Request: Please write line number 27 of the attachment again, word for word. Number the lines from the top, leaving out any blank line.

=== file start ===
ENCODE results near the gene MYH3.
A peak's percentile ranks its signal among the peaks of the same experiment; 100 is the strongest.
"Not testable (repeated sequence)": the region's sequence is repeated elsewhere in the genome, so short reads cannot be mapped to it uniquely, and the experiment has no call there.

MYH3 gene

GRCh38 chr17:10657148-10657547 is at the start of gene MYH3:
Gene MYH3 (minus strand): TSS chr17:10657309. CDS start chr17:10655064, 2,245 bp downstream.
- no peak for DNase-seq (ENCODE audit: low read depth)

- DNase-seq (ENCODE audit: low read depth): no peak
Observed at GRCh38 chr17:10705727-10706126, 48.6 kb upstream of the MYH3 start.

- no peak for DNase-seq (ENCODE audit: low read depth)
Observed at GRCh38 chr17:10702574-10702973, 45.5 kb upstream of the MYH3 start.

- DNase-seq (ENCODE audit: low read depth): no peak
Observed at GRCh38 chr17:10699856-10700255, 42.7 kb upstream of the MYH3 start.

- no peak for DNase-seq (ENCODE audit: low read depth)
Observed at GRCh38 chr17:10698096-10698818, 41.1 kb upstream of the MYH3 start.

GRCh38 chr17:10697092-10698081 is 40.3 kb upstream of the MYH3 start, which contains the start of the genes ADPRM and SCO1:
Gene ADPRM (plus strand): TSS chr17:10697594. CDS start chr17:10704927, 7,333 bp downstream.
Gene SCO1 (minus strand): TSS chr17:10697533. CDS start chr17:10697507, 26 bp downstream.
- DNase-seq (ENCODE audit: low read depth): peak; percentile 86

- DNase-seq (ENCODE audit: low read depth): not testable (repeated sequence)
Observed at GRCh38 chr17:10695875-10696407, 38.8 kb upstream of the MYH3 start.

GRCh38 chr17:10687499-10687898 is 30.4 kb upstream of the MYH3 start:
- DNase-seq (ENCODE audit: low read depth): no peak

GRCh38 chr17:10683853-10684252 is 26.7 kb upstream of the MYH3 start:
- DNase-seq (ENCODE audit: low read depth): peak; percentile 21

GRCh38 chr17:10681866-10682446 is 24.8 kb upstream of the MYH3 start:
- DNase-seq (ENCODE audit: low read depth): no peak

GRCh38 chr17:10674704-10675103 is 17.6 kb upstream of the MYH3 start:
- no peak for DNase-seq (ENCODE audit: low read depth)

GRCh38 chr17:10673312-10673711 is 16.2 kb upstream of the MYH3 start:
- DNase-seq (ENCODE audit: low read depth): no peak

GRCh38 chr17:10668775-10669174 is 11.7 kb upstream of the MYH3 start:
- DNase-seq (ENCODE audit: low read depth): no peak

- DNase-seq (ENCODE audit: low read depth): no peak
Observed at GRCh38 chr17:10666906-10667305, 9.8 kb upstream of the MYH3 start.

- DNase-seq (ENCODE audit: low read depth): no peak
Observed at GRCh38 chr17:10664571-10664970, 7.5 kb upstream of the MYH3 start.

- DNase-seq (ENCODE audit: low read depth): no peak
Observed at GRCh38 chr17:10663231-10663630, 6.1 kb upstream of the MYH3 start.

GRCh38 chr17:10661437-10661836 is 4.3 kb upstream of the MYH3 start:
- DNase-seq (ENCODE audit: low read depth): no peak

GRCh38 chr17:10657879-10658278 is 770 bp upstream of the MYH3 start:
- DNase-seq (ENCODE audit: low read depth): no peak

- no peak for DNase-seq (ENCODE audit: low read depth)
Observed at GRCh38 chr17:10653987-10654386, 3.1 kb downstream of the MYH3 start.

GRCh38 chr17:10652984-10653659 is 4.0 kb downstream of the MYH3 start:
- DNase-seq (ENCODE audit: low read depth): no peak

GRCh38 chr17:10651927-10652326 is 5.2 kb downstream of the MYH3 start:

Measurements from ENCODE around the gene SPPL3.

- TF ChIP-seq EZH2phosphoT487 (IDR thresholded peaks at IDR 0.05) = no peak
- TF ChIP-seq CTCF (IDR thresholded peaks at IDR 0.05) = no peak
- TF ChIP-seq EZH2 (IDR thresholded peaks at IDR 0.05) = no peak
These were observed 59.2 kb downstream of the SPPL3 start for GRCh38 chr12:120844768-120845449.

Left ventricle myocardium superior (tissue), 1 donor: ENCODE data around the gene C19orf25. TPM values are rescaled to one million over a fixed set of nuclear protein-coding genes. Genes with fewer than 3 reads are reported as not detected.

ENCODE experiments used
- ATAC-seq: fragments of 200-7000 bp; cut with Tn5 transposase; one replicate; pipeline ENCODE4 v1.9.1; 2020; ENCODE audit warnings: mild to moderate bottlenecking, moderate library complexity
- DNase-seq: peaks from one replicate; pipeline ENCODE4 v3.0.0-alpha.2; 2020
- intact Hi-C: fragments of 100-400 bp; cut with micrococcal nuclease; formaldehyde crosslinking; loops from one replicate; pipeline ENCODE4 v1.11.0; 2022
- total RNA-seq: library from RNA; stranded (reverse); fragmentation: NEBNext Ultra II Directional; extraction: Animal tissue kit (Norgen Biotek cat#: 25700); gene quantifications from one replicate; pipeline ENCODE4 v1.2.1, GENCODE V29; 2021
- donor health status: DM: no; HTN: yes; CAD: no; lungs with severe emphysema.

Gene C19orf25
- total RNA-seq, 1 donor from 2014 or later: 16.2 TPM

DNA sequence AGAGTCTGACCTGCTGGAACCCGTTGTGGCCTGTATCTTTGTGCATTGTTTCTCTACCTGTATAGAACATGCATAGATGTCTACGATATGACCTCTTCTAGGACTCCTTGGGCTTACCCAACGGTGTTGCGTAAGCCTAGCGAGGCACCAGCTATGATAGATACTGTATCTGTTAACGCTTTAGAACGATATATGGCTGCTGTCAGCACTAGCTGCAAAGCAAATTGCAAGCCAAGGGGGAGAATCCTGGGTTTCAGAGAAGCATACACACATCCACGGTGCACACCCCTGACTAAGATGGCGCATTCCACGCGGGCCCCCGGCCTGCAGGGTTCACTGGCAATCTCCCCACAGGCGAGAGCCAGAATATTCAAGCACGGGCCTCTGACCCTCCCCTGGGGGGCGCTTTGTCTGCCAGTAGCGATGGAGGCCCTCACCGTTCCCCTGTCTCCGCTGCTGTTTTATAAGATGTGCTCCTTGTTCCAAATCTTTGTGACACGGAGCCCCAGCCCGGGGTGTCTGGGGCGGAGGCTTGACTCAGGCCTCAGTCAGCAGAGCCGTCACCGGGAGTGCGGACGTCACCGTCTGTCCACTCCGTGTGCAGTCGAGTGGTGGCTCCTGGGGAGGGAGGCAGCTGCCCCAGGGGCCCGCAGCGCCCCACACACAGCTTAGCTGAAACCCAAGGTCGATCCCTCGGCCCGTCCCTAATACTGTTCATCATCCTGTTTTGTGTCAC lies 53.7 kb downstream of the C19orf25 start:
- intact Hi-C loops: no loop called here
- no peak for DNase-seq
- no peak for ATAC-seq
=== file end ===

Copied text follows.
- DNase-seq (ENCODE audit: low read depth): no peak